National associations can do better job of funding local athletes: Joseph Schooling

National associations can do better job of funding local athletes: Joseph Schooling

In an interview with Channel NewsAsia, Schooling called for more support to be given to talented young athletes in Singapore.

Joseph Schooling 16 aug

SINGAPORE: The Republic's history-making Olympic gold medallist Joseph Schooling said no parent should have to pay more than US$1 million out of their own pocket to help their child succeed.

In an interview with Channel NewsAsia on Tuesday (Nov 22), Schooling called for more support to be given to talented young athletes in Singapore.

He also paid tribute to the unsung heroes behind his Rio Olympics 2016 success such as nutritionist Kirsty Fairbairn, biomechanist Ryan Hodierne and high performance manager Sonya Porter.

Joseph Schooling: As far as financial support goes, I definitely think the associations can do a better job. We don't really have much funding. So when I went to the US, my parents spent a bunch of money out of their pocket to enable me to go to the US to study and get good training. But I think the associations can definitely do a better job at funding youth development or those who want to go overseas and get better training.

Channel NewsAsia: Earlier, you mentioned that ramping up sport science is extremely important as well. Could you give us an example of why you think that is?

Joseph Schooling: Over the summer in Rio, Sonya (Porter) and Ryan (Hodierne) analysed my races. They both had great numbers and statistics on my races, and other people's races. My competitors. So we knew, for example, where Michael would make his move, or where Chad would make his move. So I could mentally prepare myself, going into that race, knowing what they are going to do in different parts of the races.

I know that seems like a lot to process in 50 seconds. But just programming your mind and knowing where they are going to be kind of gives you edge. We should really look into more things like that, along those lines.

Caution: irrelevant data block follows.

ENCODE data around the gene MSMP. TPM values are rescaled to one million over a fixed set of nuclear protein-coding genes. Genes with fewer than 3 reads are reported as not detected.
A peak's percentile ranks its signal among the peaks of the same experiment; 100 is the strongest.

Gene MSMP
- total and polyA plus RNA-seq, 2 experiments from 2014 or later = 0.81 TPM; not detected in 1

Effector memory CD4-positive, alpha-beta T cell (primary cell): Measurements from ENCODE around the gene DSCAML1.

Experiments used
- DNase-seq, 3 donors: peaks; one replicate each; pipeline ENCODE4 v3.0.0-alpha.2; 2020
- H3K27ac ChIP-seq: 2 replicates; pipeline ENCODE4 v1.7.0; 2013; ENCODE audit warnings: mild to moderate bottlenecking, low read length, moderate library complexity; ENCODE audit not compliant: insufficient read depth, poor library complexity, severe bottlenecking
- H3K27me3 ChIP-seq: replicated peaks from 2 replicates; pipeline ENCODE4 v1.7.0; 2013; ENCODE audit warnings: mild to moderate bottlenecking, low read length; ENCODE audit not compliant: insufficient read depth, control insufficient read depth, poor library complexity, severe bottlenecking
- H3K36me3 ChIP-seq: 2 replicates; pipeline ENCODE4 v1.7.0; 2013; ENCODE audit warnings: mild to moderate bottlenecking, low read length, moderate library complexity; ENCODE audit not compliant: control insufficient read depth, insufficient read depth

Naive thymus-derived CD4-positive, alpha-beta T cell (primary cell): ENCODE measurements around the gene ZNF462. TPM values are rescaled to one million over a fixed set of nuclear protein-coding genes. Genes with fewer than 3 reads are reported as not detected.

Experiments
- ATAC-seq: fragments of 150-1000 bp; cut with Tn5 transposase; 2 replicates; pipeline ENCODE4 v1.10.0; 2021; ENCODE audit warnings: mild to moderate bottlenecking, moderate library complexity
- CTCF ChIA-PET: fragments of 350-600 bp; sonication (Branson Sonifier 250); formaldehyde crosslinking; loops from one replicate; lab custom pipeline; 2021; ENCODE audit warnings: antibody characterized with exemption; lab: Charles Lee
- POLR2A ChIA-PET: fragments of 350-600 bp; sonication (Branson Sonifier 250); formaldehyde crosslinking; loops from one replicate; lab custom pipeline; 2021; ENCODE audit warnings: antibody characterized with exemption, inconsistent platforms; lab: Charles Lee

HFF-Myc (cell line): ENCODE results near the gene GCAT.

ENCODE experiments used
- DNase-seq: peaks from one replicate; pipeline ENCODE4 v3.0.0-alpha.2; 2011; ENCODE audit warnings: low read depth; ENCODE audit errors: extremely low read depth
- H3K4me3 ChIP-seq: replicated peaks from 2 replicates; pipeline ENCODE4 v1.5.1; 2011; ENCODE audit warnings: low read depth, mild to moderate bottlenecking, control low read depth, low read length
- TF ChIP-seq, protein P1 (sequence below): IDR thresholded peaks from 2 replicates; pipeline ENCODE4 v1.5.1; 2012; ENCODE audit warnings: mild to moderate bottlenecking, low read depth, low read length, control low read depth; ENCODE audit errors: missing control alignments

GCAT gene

Channel NewsAsia: How important will it be to make sure nutritionists are more involved with our athletes?

Joseph Schooling: As far as nutrition goes, Dr Kirsty, she used to work at SSI (Singapore Sport Institute), but she is back in New Zealand now. She used to be the All Blacks nutritionist, that's pretty cool. I've never seen a nutritionist as detailed as her. For example, my plane ride back, she gave me an hour by hour analysis of whether I should be sleeping, or eating, what I should be eating, what I should be drinking. Should I have a cherry juice at this hour, or should I have an electrolyte drink at this hour?

Everything was very detailed. I think, we should look into more plans like that. These things can make a difference to performance, and I think we should look into that.

Channel NewsAsia: What would you say is the greatest lesson you've learnt, especially following your Olympic victory?

Joseph Schooling: Never give up. I know I've said that a lot. But everything that I do basically stems from that saying. I had a really bad 2012 Olympics. I felt like everything was going to be the end of the world. But it wasn't. I took some time off. Kind of refocused my mind and came back. Look what happened four years later. I hit my goal finally. My message would be never give up. Dream big. Don't quit.

Source: CNA/am

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